“We use sapphires from Sri Lanka and Australia, emeralds from Zambia and Colombia and garnets and aquamarine stones from Thailand and India. I have couples saying to me, I’d love to have a coloured stone but granny told me you can’t have a coloured ring, you have to have a diamond! That’s not true and I’m so excited to see more and more brides being braver and asking for coloured stones. For us, it’s so much fun to play with colour, cut and shapes.”
Some of the colour combinations they’ve recently featured include a deep pink tourmaline stone paired with a bright yellow sapphire. And then there was the mint green garnet and pale pink morganite.
“In the past, brides who wanted colour have favoured blue and green stones and they’ll always be popular, but it’s exciting to see tastes expand into yellows and pinks.”
Using different cuts of stone is also a trend Jessie and Sam embrace in their ring designs. “Traditionally, gemstones have always been cut in a round shape but we’re using lots of oval shapes, what we call a pear cut, as well as diamond-shaped kite cuts and hexagons.”
They’re also starting to use two coloured stones of different shapes in their rings. “Peter always said never use two stones, use an odd number,” says Sam. “But we’re finding that if you set the angle of each stone the right way, and use contrasting colours, you can create a striking ring with two stones.”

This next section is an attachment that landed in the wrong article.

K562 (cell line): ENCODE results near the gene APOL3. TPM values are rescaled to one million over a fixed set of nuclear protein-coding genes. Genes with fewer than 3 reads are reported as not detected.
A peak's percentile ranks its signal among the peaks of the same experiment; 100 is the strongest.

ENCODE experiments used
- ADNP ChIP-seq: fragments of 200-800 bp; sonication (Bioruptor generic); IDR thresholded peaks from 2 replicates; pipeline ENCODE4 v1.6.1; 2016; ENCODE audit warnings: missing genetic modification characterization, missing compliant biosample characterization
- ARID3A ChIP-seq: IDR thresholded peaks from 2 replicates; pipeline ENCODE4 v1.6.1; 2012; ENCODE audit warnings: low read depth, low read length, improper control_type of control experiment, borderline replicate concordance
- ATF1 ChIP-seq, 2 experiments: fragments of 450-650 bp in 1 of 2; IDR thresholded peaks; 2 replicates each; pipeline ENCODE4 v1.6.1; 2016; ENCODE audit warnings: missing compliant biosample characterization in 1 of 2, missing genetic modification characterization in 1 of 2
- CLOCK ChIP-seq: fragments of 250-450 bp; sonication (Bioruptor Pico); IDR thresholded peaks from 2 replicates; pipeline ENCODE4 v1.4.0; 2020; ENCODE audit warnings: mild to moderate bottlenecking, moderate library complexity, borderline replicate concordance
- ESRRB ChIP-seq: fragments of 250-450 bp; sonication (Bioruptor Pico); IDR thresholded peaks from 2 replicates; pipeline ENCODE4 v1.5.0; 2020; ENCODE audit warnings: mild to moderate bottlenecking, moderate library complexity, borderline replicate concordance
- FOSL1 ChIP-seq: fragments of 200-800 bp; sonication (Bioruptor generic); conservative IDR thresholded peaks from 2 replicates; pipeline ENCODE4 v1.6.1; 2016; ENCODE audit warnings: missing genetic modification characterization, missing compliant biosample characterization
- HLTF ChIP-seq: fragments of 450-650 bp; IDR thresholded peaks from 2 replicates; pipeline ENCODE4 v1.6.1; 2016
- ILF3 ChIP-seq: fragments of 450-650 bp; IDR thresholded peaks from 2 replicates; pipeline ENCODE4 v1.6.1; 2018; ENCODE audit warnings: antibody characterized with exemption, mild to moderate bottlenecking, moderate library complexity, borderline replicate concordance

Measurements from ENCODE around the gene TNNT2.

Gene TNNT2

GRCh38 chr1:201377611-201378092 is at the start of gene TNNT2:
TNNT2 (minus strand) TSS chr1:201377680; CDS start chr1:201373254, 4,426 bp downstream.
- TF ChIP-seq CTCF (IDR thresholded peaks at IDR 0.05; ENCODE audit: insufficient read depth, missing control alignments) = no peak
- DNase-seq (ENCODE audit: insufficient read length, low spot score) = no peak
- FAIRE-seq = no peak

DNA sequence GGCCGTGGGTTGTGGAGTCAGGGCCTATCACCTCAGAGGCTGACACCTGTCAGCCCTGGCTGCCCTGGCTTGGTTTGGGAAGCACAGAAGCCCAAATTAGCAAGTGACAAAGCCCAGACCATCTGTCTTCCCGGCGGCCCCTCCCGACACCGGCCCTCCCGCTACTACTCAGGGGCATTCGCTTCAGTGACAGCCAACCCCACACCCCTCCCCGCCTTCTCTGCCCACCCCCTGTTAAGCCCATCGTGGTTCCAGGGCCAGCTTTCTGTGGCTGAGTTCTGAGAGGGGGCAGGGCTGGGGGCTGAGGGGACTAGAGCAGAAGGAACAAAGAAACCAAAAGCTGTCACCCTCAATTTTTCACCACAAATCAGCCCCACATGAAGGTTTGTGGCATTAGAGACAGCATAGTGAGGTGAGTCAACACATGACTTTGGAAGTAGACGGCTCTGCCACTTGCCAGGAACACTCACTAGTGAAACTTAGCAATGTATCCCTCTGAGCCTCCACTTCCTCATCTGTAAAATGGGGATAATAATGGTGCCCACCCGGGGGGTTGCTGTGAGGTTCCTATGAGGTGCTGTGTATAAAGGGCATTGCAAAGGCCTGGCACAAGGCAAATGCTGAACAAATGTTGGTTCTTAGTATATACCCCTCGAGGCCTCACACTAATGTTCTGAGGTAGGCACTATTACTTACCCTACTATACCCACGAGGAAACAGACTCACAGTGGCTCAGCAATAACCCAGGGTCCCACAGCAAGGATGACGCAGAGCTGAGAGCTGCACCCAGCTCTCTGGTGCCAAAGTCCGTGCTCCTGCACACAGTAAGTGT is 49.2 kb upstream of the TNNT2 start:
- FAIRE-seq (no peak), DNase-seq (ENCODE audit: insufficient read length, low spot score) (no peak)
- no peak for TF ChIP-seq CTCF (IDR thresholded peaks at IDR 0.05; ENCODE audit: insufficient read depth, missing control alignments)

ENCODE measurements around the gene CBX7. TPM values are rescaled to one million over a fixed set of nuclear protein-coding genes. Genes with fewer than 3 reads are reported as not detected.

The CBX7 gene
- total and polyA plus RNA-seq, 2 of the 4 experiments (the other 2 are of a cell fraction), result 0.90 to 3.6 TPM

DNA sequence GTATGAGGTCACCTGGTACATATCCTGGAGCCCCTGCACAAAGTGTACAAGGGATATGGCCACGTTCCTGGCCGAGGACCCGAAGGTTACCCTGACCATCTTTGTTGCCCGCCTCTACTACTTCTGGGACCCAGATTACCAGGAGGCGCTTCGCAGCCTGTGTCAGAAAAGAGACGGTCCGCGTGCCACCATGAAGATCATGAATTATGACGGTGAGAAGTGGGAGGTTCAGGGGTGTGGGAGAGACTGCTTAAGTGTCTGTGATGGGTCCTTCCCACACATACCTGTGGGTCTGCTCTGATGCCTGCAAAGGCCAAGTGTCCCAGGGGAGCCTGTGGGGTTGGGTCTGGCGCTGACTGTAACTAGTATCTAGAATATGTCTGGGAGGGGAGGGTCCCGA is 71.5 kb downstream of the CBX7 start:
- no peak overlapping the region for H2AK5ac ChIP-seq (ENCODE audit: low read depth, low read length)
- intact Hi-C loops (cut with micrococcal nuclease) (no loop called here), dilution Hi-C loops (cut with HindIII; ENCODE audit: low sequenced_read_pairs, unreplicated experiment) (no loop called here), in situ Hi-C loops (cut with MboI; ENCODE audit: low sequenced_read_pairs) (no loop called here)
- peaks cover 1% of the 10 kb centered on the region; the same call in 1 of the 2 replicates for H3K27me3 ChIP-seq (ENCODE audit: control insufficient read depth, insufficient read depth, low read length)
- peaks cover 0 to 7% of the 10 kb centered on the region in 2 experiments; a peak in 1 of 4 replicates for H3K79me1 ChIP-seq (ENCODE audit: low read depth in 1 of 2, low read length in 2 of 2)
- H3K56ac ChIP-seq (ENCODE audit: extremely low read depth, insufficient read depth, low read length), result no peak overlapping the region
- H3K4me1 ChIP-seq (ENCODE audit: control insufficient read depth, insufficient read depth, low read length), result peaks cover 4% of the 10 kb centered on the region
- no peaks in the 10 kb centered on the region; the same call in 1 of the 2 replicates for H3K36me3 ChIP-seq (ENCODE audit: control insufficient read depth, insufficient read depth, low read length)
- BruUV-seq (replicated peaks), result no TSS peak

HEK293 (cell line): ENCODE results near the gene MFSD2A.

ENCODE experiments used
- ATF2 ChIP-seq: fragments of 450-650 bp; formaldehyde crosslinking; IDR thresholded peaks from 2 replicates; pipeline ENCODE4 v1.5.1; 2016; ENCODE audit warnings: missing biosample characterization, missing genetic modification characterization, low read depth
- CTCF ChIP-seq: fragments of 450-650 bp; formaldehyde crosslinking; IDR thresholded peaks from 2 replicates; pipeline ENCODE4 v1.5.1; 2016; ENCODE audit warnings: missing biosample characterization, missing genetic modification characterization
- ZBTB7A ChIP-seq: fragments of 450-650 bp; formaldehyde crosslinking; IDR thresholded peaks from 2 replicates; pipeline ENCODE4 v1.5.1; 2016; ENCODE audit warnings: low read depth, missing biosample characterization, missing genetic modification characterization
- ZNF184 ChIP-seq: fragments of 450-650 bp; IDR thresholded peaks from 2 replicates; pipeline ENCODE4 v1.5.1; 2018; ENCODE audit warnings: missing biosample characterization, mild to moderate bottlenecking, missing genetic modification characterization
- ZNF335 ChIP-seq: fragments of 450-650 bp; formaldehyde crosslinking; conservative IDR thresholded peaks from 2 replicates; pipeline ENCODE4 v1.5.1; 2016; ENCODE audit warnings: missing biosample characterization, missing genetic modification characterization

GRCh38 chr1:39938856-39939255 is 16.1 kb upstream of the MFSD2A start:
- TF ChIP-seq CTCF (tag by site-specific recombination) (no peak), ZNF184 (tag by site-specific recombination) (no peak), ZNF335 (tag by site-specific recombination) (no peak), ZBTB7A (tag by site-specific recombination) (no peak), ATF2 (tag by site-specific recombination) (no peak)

Another trend is the rise in signet rings, particularly for grooms who wear them instead of traditional wedding bands.
If Jessie and Sam have any advice for couples it’s to get their rings made by a manufacturing jeweller. “You can sit down with a jeweller and get them to custom design your ring, as well as picking the stones,” says Sam. “That way you’ll get strong rings which aren’t hollowed out under the stone and have well set stones and well defined claws that will last a lifetime.”
Jessie says she’s thrilled to be able to take the business to its next level with a craftsman as talented as Sam.
“Sam is one of approximately 80 members of the New Zealand Goldsmiths Guild and to be granted membership into the Guild, manufacturing jewellers workmanship must meet an extremely high standard. Sam’s talent at the bench and with his design is extraordinary. We are 50/50 in our partnership.”
Although busy getting settled into their new roles, the pair are also looking forward to 2023 when Cameron Jewellery turns 40 and, coincidentally, the heritage building the business has called home for the last 15 years turns 100.
“We’ve come a long way since Peter and Jill set up Cameron Jewellery in the Square Edge Arts Centre which was full of craft artisans,” says Jessie. “They then moved to the Coleman Mall and for 15 years the Regent Theatre until they renovated a former Salvation Army Hall where we’re currently based. It’s an amazing legacy that Sam and I and all of our staff are committed to continuing.”
Sam also intends to live by Peter’s advice — that every piece he makes. “Jewellery can be beautiful and fashionable, but it also has to be wearable, practical and made to last a lifetime. Peter has always given me that advice.
“Also to never let our standards drop, no matter how busy we get. Our standards are what we are known for.”
WORDS: Sharon Stephenson / PHOTOGRAPHY: David Le